A photo showing the difference between soundproof and sound absorbing

Soundproofing vs Sound Absorbing, What Is The Difference?

Here at Soundproof Designs I talk a lot about soundproofing rooms around your home.

But did you know that soundproofing is just a generalised term and what we are actually doing most of the time is sound absorbing or sound dampening.

You may be thinking what is the difference, isn’t it all the same? Well no, it isn’t. The two are actually completely different approaches and techniques and are used for different purposes.

So with that in mind this guide is going to teach you the differences between soundproofing and sound absorbing. It is important because you will then be able to decide which approach you need to follow to complete your project successfully.

Soundproofing vs Sound Absorbing.

First off I want to tell you the difference between the two terms and then I will give you some examples of different products and techniques that can be used to achieve each outcome.

The term Soundproofing actually means the use of products to block out sound, this means to stop internal soundwaves from escaping and external noises from entering a room. Whereas sound absorbing is used to dampen or dull down the noise bringing it to an acceptable and bearable level. To fully soundproof a room you will need to use your soundproofing materials during construction, in the case of sound absorption you can add them after construction.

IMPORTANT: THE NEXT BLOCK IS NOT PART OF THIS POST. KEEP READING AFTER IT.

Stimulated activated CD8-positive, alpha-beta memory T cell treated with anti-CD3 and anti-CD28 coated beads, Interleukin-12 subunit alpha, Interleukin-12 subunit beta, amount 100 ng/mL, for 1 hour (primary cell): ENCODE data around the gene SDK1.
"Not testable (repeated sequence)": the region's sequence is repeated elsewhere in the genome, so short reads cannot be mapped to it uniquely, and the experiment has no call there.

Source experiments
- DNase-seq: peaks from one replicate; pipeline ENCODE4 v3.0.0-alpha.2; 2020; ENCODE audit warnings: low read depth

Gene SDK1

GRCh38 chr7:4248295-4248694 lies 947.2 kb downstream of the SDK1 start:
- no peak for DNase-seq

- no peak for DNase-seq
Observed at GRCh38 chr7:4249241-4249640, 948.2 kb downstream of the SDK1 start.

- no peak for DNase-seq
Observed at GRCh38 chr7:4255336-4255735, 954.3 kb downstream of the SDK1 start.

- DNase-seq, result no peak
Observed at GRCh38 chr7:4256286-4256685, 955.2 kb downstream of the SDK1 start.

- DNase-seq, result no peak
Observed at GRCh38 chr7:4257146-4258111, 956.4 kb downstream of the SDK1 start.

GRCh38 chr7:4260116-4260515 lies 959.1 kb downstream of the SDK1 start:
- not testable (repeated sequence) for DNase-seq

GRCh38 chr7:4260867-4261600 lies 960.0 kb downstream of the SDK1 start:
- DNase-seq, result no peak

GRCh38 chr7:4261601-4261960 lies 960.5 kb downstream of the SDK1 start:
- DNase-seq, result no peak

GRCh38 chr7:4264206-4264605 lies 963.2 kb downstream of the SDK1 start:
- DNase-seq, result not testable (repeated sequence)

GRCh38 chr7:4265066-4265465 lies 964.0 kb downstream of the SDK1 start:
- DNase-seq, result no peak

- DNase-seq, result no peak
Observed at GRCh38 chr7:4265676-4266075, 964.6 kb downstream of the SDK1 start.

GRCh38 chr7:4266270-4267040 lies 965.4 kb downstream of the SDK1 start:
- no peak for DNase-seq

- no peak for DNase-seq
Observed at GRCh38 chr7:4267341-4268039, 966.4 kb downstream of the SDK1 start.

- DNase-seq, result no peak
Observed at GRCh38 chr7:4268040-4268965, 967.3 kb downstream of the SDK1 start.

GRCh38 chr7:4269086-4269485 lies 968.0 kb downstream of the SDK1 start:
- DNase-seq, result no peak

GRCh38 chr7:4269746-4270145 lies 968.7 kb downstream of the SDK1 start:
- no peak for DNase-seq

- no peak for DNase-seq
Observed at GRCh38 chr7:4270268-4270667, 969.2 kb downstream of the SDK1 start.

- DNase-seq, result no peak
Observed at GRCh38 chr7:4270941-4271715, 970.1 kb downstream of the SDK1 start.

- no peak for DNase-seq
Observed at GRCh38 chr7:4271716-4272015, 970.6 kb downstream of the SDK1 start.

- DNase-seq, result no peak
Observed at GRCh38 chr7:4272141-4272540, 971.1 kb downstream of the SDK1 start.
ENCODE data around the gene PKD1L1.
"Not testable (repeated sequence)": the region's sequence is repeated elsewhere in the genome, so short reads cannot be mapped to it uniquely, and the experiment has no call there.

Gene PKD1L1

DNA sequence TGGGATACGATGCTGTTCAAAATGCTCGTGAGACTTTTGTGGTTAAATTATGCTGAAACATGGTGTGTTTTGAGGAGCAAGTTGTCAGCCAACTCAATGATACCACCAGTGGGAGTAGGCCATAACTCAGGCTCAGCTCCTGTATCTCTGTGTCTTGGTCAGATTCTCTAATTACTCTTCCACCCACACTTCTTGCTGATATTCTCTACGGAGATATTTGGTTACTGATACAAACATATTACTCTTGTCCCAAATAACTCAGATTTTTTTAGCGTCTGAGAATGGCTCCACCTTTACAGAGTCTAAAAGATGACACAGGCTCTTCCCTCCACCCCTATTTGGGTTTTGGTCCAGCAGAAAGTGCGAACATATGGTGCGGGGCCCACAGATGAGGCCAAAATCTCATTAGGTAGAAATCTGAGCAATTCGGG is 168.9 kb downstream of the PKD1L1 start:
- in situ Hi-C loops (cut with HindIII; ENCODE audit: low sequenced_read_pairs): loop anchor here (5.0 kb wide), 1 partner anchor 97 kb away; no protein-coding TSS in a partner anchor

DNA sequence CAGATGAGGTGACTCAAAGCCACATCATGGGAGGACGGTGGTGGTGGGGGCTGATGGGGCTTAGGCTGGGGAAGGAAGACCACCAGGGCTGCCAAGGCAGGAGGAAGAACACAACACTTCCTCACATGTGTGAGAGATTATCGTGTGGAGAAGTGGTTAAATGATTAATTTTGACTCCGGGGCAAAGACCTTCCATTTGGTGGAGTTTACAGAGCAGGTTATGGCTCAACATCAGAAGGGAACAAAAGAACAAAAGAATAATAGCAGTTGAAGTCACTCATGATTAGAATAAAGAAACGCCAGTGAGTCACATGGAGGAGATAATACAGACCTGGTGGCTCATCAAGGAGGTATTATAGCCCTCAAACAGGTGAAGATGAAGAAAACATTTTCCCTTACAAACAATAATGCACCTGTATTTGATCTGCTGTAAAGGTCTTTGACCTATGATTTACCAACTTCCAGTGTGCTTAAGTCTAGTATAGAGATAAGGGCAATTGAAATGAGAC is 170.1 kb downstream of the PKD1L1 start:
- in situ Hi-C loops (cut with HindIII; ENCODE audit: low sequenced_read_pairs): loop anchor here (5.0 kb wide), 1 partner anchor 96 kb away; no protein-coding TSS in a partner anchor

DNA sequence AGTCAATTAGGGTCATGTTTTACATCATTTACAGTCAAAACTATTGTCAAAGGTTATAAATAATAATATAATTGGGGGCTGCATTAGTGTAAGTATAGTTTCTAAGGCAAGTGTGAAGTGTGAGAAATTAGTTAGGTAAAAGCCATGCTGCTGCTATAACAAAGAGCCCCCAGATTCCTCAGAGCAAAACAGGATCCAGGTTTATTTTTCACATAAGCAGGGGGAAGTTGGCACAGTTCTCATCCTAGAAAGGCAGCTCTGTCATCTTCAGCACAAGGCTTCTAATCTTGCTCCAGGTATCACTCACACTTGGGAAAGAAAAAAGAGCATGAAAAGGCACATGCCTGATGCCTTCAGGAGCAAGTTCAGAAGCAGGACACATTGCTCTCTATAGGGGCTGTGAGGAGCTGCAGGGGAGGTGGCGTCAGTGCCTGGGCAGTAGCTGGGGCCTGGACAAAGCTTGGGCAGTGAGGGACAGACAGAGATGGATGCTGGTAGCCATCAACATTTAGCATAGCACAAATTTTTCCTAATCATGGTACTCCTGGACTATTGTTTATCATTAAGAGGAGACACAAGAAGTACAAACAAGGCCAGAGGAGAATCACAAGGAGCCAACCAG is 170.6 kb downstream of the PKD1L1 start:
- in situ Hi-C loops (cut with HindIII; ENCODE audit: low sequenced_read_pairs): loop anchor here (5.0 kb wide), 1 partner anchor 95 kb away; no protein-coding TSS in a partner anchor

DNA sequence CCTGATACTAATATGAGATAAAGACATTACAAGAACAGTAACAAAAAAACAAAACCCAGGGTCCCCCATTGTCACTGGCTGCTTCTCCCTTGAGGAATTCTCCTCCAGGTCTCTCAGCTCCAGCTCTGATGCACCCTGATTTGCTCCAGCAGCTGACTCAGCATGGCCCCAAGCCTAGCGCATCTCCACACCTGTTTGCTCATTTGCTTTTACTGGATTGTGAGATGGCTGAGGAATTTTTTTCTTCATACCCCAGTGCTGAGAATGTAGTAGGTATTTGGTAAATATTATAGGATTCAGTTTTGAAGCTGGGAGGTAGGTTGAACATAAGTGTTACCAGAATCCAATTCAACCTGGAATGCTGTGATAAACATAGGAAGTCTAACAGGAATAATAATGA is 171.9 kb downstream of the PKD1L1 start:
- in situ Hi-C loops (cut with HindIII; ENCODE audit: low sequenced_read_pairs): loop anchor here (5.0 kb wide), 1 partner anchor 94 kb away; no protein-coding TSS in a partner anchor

Soundproofing or blocking materials are usually made from very dense and heavy materials. This works by stopping the soundwaves from being able to penatrate the walls.

To Soundproof a room during construction you will need to add materials like double or preferably triple glazed windows.

You will also need to look at the construction of the walls themselves. Adding in layers of soundproof accoustic insulation between the drywall will drastically block out the soundwaves.

Sealing all the gaps and nooks with a good acoustic sealant is also also necessary step.

Also you will need to take into consideration the floors and ceilings. Adding a sound blocking layer to these for the ultimate soundproofed room.

Sound Absorbing

Sound absorbing can take place on an existing room when construction work is not viable.

An example of where you may want to use sound absorbing would be when you are trying to create a recording area in your home for making YouTube videos or podcasting.

You may also want to use sound absorbing materials in an existing room that you would like to change into a home office.

By using sound absorbing materials you will only ever be able to dampen loud noises down to an acceptable level. Sound absorbing materials will not block out the sound completely.

An infographic I created showing the differences between soundproof and sound absorbing.
The above infographic that I created shows the differences between soundproof and sound absorbing.

Examples of soundproofing and sound absorbing materials.

Below are some of the examples of soundproofing materials that are available and also some of the sound absorbing products that you could buy to complete your project.

Material Soundproof?Sound absorbing?
Soundproofing wallpaperNoYes
Acoustic insulation Yes
Triple glazingYes